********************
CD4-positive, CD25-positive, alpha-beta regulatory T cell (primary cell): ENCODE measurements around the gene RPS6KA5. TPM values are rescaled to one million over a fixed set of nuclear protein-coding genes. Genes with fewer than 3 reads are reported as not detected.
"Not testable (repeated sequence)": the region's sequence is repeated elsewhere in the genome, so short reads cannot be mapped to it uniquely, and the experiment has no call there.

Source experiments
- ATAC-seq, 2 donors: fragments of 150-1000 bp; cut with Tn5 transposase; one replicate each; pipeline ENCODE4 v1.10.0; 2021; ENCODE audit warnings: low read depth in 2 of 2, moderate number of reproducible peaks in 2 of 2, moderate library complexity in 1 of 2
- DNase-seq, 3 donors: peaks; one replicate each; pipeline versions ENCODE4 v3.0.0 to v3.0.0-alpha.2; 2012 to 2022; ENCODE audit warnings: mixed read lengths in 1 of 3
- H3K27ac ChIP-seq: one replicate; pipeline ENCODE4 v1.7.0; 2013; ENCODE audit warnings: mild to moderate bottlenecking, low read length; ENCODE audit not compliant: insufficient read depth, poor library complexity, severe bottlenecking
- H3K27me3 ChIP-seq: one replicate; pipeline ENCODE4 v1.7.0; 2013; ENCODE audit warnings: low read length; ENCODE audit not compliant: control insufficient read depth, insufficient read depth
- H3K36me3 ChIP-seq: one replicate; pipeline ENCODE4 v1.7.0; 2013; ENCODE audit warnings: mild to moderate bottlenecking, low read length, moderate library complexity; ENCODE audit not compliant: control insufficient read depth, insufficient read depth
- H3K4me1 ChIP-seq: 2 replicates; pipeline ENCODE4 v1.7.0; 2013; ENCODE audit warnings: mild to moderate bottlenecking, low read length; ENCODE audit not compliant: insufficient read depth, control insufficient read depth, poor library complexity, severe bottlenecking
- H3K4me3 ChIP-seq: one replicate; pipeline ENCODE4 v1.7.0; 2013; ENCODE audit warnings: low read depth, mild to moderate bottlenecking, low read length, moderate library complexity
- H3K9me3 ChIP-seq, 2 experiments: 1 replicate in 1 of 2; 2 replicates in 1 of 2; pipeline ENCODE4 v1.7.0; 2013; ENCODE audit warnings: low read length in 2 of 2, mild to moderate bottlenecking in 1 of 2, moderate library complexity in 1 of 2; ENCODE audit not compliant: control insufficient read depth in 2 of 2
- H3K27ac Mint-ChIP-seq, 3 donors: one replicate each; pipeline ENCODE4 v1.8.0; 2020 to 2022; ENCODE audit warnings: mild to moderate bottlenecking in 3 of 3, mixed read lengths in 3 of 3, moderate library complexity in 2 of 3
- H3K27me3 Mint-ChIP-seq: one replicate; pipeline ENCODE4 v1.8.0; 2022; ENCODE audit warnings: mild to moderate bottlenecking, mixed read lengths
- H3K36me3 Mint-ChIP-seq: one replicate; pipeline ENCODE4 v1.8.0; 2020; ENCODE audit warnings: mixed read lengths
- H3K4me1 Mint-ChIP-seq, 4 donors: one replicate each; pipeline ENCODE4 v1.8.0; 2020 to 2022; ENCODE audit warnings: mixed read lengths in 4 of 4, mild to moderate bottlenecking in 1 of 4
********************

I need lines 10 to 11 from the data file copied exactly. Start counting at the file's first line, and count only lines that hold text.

- H3K4me3 ChIP-seq: one replicate; pipeline ENCODE4 v1.7.0; 2013; ENCODE audit warnings: low read depth, mild to moderate bottlenecking, low read length, moderate library complexity
- H3K9me3 ChIP-seq, 2 experiments: 1 replicate in 1 of 2; 2 replicates in 1 of 2; pipeline ENCODE4 v1.7.0; 2013; ENCODE audit warnings: low read length in 2 of 2, mild to moderate bottlenecking in 1 of 2, moderate library complexity in 1 of 2; ENCODE audit not compliant: control insufficient read depth in 2 of 2